Some of the audience knows what’s happening: manipulation of their emotions, via my voice, which they are steering with their emotions.

There aren’t many ASIngers; the market can only support a few at a time. Certainly not as many as the castrati (my bio-altered singer ancestors) in their heyday, or the robot drummers that were briefly a craze during the last-gasp days of meth-metal. The socioeconomics of all this is, of course, quite bizarre. Just as SnapGram photo filters caused an epidemic of face and body dysmorphia, so did CyberTune, RoboDyne, and other voice perfection technologies create a rash of personal vocal dissatisfaction. People felt hopeless to ever try to sing. They’d never be any good at it, not like those huge AVR-Tube stars like Gr3tch@n, Cheetθh, and k!dCRAP.

Voice perfection tech meant anyone performing live had to be better than the best singers from before. Direct emotion manipulation was a fairly reliable means to that end. As ASI tech spread, the public quickly grew tired of their AVRTube experiences, and tired of the pop stars that lived there. AR/VR Video channels soon degenerated back to spectacular sports wipe-outs, puppies, kitties, hedgehogs, and similar content. But the music and music personalities left.

So as AR/VR Music Video collapsed, there was a huge uptick in live+VR music concerts, and that rocked the music industry (again). Revenues shifted to per-minute billing for live concerts, with venue attendees paying a slightly lower rate than the higher-fidelity AR/VR network audience. Of course, ASI-style tech found other uses, notably for prostitution, but we won’t go into any detail on that. Some guitar players tried hacking ENM (EmotoNeuroMuscular) interfaces into their arms and hands, with interesting results, but not all good. One poor guy put surplus leg muscle actuators in his hands, and was quite amazing, until two of his fingers tore off, flying into the audience during a particularly enthusiastic guitar shred. That was really funn …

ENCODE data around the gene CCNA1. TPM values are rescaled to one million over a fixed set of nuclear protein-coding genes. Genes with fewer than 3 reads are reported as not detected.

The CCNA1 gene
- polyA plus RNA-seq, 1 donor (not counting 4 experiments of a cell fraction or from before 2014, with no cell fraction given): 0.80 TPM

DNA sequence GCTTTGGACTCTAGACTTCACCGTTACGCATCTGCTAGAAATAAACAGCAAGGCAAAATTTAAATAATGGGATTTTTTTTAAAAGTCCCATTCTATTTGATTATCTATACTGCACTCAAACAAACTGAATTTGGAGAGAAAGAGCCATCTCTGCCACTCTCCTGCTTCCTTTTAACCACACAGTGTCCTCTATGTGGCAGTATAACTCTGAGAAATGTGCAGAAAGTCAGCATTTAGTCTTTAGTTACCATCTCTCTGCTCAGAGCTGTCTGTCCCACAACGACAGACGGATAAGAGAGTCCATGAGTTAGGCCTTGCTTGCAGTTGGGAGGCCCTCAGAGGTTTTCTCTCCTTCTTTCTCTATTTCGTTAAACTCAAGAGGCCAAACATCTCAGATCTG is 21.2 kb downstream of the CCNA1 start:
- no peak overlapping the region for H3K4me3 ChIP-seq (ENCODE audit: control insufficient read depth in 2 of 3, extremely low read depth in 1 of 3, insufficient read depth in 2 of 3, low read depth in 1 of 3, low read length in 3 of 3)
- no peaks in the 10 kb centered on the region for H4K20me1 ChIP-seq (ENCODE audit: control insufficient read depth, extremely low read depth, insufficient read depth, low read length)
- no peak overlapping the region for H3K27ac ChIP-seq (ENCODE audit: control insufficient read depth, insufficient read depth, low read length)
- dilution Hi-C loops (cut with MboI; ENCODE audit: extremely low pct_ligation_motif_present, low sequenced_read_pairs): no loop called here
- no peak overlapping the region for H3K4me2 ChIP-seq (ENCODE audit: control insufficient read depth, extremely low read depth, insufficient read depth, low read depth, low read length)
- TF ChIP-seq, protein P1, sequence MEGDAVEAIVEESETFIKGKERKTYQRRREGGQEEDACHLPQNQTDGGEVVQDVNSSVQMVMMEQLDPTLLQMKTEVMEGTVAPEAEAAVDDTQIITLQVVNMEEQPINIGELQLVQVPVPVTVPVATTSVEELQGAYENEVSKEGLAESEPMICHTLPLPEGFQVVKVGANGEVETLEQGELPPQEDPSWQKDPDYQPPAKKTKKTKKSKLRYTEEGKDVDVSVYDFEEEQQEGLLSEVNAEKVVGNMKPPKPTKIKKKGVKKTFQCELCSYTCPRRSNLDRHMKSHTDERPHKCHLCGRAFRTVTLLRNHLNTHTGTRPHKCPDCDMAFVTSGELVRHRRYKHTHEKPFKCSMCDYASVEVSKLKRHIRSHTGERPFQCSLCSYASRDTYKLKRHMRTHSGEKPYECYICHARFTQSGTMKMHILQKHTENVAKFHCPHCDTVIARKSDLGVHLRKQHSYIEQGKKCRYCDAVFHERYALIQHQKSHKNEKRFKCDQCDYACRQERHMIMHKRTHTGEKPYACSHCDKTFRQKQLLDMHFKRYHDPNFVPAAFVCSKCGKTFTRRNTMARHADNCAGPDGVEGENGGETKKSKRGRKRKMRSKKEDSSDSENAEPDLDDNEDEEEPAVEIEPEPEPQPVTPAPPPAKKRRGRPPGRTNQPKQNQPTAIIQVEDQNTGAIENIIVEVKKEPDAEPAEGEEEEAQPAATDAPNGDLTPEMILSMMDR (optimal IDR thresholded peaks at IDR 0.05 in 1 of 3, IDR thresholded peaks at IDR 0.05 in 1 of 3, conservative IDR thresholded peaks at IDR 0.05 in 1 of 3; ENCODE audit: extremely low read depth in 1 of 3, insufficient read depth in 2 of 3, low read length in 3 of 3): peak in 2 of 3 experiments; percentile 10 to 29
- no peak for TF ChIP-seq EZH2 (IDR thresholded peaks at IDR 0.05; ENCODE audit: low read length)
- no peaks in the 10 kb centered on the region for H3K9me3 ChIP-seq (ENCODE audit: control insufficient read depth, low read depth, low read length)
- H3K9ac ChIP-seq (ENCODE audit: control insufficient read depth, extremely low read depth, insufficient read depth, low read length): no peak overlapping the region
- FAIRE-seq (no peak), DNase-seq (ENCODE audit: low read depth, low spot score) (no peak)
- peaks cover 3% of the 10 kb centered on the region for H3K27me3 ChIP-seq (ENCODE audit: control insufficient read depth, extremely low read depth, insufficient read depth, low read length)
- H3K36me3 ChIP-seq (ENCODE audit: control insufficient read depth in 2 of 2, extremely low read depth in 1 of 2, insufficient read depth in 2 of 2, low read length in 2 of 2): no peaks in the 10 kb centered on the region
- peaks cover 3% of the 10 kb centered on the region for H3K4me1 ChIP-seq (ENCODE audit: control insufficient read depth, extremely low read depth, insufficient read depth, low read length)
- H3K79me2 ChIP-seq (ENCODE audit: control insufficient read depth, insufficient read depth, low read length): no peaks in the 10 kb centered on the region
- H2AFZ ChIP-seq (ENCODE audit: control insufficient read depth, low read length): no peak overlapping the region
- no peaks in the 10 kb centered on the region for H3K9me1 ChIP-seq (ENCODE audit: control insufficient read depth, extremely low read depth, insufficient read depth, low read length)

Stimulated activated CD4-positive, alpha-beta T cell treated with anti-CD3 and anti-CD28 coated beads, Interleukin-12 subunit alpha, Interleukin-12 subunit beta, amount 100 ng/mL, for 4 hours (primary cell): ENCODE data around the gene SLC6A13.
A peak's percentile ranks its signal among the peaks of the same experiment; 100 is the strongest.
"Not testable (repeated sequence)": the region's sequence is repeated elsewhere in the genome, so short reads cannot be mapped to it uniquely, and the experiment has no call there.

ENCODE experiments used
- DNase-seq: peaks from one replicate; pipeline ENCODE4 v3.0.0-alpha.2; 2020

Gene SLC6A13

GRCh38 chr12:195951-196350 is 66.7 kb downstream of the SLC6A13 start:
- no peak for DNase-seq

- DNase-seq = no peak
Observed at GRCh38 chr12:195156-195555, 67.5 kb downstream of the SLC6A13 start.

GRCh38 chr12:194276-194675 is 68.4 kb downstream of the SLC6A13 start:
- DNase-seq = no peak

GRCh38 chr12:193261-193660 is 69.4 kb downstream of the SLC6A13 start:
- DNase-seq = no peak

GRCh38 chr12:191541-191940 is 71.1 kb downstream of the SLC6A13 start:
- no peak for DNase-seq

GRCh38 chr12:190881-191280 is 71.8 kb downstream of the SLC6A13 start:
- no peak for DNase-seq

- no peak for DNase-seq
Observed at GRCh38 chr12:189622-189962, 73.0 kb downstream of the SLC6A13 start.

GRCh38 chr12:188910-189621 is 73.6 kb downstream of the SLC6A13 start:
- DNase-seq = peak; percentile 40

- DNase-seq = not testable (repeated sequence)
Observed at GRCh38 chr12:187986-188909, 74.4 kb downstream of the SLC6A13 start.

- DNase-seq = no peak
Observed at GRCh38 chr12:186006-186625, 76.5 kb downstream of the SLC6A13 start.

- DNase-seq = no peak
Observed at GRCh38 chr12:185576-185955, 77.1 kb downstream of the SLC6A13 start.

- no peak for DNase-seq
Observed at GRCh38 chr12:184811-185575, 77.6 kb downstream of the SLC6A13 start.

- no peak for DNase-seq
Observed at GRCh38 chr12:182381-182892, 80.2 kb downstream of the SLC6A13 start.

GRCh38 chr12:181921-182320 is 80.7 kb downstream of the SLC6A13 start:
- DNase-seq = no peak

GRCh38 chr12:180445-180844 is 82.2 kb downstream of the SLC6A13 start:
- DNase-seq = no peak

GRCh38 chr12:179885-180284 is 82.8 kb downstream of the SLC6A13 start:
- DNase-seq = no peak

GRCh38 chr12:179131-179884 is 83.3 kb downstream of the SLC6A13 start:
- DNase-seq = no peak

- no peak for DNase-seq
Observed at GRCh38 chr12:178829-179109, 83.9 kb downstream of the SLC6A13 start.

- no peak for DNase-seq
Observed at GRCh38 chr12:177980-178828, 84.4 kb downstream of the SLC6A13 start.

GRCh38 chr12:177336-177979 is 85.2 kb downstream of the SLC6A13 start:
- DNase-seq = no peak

Hey!! Pay attention! PAIN/Itch…

I’ve caught the eye of one particular girl on the front row. Actually, she’s caught my focus. I can’t do that. Any one-on-one connection messes up the audience biometrics. There’s pain, and lots of that itch … The bad itch. I need to climb back into the ASI furrow and do my job.

OK, a little better now …

But not for the audience. My connection with them is now broken by my distraction with that front-row girl. They’re not responding correctly. They’re jealous, envious. Some are attracted to her. Like that fateful Courtney Cox and Springsteen incident, the audience is now emoting at and with her, not me. I feel that strongly. ASIAI is unhappy. The audience is unhappy.

Oh, no!

Most important, MusiCorp is unhappy. Two RoBouncers have picked up the front-row girl and are "ushering" (carrying) her out of the concert venue. Within two seconds, I feel sideways motion. The AI concert manager is rotating the stage to reveal the next "act" early. My voice fades and the new star’s voice replaces mine, my backing track morphing into hers.

OK then. My ASInging career is over. Much more quickly than I rose to cyber singer "stardom," I have fallen, and will never rise again.

But … that girl was really cute. Maybe I can duck out the back door into the alley and find her outside on the street (that is, if the RoBouncers haven’t whisked her off to a new acting career).

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    a. ASIBOV = Audience+Singer(Speaker) Influenced Bio-feedback Optimized Voice (ASI for short). Invented in 2023 by J.R. Coupling at ARML (Augmented Reality Music Labs), ASIBOV uses analysis of emotional signals gathered in real time from an audience to modify the voice and vocal processing of a singer or speaker. Voice parameters are automatically adjusted for optimized emotional effect. "ASIngers" are also called AVeCs.

    b. There were attempts to restrict proliferation of bio-assisted persuasion technology, especially its use by politicians. As expected, "forces" were too strong for any meaningful anti-ASI legislation to succeed.